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Thursday, February 20, 2014


Vatican City, 20 February 2014 (VIS) – The Holy Father has sent a message to the participants in the General Assembly of the Pontifical Academy for Life, on the occasion of the twentieth anniversary of its institution. The Academy, whose aim is to study, inform and educate on the main problems of biomedicine and law, relating to the promotion and defence of life, especially with regard to Christian morality and the Magisterium of the Church, dedicated its assembly to the theme of “ageing and disability”.

The Pope commented in his message that it was a very current theme, dear to the Church. “In our society there is a tyrannical dominance of an economic logic that excludes and at times kills, and of which nowadays we find many victims, starting with the elderly”. He affirmed that we see the existence of a “throwaway” culture, in which those who are excluded are not only exploited but also rejected and cast aside.

In the face of this discrimination, Pope Francis considered the anthropological question of the value of man and of what may be the basis of this value. “Health is without doubt an important value, but it does not determine the value of a person. Furthermore, health is not by itself a guarantee of happiness, which may indeed by experienced even by those in a precarious state of health”. Therefore, he added, “poor health and disability are never a good reason to exclude or, worse, eliminate a person; and the most serious deprivation that the elderly suffer is not the weakening of the body or the consequent disability, but rather abandonment, exclusion, and a lack of love”.

“The teacher of welcome and solidarity is, instead, the family: it is in the bosom of the family that education draws in a substantial fashion upon relationships of solidarity; in the family it is possible to learn that the loss of health is not a reason to discriminate against certain human lives; the family teaches us not to fall prey to individualism and to balance 'I' with 'we'. It is there that 'taking care' of one another becomes the foundation of human existence and a moral attitude to promote, through the values of commitment and solidarity”.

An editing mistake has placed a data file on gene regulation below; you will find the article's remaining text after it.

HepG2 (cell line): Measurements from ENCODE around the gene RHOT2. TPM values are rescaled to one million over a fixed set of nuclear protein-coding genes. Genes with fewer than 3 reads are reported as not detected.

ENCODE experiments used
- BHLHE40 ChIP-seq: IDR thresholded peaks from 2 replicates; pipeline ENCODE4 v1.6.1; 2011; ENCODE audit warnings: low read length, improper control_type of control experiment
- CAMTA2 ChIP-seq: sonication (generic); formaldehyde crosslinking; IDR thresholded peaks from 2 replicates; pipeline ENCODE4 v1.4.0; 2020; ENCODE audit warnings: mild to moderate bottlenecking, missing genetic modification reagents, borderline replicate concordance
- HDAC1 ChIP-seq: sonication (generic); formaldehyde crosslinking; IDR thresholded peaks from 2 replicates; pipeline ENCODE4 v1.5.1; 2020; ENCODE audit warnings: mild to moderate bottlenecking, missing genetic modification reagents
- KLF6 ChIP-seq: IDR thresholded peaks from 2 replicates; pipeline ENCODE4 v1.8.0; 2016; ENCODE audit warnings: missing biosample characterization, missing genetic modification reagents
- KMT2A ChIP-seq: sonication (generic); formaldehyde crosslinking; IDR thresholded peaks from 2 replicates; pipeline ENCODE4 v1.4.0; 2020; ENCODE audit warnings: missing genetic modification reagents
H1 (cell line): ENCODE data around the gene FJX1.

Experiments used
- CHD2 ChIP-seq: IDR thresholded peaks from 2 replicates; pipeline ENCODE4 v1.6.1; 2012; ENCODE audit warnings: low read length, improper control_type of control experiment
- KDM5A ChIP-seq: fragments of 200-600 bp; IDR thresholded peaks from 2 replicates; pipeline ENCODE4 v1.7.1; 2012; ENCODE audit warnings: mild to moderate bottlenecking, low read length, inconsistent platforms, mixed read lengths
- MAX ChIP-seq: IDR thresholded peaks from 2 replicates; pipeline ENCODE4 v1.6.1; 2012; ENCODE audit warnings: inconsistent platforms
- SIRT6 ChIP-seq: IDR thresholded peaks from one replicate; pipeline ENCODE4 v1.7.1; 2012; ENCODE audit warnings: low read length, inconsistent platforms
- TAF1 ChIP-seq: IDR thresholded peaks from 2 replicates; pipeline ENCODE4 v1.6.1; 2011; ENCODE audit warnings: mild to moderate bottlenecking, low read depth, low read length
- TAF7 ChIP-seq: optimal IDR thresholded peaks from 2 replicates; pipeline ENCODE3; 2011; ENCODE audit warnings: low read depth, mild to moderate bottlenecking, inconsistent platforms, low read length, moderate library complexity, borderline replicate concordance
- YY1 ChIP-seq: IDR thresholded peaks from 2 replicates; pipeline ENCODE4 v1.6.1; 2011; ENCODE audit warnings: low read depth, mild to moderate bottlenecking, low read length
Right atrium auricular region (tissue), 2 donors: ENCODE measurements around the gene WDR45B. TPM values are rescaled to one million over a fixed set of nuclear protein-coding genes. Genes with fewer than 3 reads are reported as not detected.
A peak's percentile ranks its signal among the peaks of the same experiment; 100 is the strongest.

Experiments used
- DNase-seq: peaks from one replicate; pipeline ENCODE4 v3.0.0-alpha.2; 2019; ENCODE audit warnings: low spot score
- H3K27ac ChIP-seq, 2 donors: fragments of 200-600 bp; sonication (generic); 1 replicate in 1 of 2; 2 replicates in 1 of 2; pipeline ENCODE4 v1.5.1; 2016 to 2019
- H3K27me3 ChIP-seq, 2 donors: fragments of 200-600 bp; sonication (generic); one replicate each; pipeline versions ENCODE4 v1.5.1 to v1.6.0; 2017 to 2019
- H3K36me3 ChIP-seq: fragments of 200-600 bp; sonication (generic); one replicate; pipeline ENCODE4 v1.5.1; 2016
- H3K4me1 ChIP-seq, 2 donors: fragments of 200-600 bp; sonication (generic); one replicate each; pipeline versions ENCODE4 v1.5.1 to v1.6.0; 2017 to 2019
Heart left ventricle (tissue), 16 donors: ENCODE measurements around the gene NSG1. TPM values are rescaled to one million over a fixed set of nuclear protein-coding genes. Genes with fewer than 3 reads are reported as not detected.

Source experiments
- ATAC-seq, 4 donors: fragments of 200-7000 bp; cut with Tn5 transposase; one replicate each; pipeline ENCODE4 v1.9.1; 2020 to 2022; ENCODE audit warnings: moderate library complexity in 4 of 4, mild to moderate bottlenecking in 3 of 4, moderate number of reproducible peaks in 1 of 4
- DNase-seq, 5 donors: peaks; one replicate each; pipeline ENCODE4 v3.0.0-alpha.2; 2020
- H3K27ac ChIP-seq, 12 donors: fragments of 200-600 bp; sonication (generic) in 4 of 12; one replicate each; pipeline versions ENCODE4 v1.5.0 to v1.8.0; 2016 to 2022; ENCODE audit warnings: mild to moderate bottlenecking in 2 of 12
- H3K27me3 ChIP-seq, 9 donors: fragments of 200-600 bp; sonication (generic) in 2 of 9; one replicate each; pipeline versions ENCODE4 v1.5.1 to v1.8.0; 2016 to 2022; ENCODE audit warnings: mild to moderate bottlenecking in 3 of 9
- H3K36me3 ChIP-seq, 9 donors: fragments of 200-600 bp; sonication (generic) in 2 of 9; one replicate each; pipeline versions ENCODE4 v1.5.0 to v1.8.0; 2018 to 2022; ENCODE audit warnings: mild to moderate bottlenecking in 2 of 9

The Pope emphasised the importance of listening to the young and the old whenever we wish to understand the signs of the times, and commented that “a society is truly welcoming to life when it recognises its value also in old age, in disability, in serious illness, and even when it at its close; when it teaches that the call to human realisation does not exclude suffering but instead teaches to see in the sick and suffering a gift to the entire community, a presence that calls for solidarity and responsibility”. Pope Francis concluded by blessing the work the Academy performs, which he described as the diffusion of the “Gospel of Life” - a task that is “often tiresome as it means going against the grain, but always precious”.

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